6.1 INDIVIDUAL INTEGRITY


6.1 INDIVIDUAL INTEGRITY

Project team members must often make tough decisions in dealing with various aspects of the project throughout the project life cycle. Complicated project circumstances develop when project team members are expected to make trade-offs in scope, time, and cost of the project while maintaining a focus on customer satisfaction. With this technical backdrop, the project professional must always focus on the right thing to do. Fortunately, most of the time, project team members can recognize right from wrong when making decisions that relate to project and technical issues (Harrison, 2002). Identifying the right thing to do, though, becomes more complicated in instances where one needs to go beyond the technical details to consider issues such as social responsibility, economic and environmental sustainability, and safety. In order to protect the project community and all stakeholders, the project team must adhere to all legal requirements, ethical codes, moral obligations, and professional standards. It is only then that the project professional has shown a commitment to ensuring individual integrity and professionalism . That illusive concept known as good judgment will be called upon in situations that lack clearcut answers. Project team members must have a collective behavioral pattern that emphasizes understanding, supporting one another, and sensitivity to ethical issues. Such a collective behavior will instill confidence among team members, thus leading to the most beneficial outcomes for all stakeholders (Carter, 2002).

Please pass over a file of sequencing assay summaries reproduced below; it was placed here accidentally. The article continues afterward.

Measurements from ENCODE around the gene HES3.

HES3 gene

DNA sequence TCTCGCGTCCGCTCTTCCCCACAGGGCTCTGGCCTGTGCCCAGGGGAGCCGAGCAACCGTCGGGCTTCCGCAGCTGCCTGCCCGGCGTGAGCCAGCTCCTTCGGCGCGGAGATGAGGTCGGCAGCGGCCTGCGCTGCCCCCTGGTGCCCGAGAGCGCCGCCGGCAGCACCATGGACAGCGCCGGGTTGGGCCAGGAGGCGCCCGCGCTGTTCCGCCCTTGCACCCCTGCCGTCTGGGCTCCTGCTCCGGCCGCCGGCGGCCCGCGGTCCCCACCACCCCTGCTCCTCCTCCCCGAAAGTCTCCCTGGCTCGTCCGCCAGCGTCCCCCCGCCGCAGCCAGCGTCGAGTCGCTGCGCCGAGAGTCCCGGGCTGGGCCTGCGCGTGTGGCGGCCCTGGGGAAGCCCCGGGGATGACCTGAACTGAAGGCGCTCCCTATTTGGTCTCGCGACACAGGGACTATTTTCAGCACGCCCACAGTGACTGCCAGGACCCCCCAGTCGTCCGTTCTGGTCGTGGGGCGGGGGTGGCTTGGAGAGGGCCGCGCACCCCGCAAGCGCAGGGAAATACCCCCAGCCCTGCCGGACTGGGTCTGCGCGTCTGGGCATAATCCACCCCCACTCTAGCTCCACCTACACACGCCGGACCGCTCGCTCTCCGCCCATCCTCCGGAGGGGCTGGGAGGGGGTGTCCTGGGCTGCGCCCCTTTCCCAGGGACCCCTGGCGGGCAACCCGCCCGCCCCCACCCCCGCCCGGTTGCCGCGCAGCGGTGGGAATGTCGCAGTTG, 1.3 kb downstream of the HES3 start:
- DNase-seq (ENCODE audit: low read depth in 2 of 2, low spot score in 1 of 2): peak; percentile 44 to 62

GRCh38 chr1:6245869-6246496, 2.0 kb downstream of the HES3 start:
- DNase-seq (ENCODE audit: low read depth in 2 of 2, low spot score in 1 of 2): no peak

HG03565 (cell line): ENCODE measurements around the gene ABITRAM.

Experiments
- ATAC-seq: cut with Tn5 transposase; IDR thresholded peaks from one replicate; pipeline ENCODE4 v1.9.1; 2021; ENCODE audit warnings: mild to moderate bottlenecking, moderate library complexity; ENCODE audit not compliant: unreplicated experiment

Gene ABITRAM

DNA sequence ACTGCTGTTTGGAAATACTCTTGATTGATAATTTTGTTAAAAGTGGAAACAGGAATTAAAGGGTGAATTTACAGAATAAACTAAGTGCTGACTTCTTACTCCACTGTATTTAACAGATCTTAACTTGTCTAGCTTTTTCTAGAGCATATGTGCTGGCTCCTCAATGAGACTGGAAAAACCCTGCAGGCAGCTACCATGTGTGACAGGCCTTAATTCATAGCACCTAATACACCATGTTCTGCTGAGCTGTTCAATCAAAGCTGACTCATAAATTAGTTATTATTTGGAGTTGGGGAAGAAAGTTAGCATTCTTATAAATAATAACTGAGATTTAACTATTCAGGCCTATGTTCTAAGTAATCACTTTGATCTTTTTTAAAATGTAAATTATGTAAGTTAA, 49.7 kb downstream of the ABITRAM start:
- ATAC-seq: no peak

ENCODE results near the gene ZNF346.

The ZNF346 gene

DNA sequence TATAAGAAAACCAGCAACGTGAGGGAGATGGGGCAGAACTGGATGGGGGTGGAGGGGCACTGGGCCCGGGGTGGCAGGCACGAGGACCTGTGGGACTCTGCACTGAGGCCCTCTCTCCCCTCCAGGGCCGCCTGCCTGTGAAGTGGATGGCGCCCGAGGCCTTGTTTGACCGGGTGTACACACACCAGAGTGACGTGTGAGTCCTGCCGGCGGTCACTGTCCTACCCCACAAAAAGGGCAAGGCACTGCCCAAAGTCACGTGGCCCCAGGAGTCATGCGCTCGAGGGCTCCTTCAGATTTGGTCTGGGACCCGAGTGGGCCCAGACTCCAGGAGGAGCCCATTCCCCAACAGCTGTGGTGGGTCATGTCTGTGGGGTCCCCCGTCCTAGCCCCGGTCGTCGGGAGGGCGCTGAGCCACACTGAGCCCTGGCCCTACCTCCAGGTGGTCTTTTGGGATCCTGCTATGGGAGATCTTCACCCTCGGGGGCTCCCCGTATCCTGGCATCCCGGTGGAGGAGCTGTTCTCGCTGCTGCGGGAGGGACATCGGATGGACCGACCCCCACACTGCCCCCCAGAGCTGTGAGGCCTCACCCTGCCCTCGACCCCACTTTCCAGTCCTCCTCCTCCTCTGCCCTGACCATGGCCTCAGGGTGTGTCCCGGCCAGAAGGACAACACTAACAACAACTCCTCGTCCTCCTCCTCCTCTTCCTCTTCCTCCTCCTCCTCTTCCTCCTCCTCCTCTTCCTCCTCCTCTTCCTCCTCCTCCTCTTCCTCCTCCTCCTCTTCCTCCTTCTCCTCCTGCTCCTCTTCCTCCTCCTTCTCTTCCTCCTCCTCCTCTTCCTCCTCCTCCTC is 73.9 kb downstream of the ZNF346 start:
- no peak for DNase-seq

A virtual team is different from a traditional team because regular feedback is scarce in the virtual team. On the other hand, a virtual team is the same as a traditional team because one's behavior still depends on an individual sense of right and wrong. There might be situations during the life of a virtual project where, for a variety of reasons, the decision making is delegated to an individual team member. The team member may not have easy access to other members of the team, or an unconstrained amount of time to think through a difficult situation, in order to determine the best course of action to follow. The immediacy of the event, and the lack of collocated team members when tough choices must be made, may mean that the team member is often on his or her own. Gradually, it may become the norm to take more risks in the virtual environment, since the team members do not have the luxury of holding a face-to-face discussion.




Achieving Project Management Success Using Virtual Teams
Achieving Project Management Success Using Virtual Teams
ISBN: 1932159037
EAN: 2147483647
Year: 2003
Pages: 75

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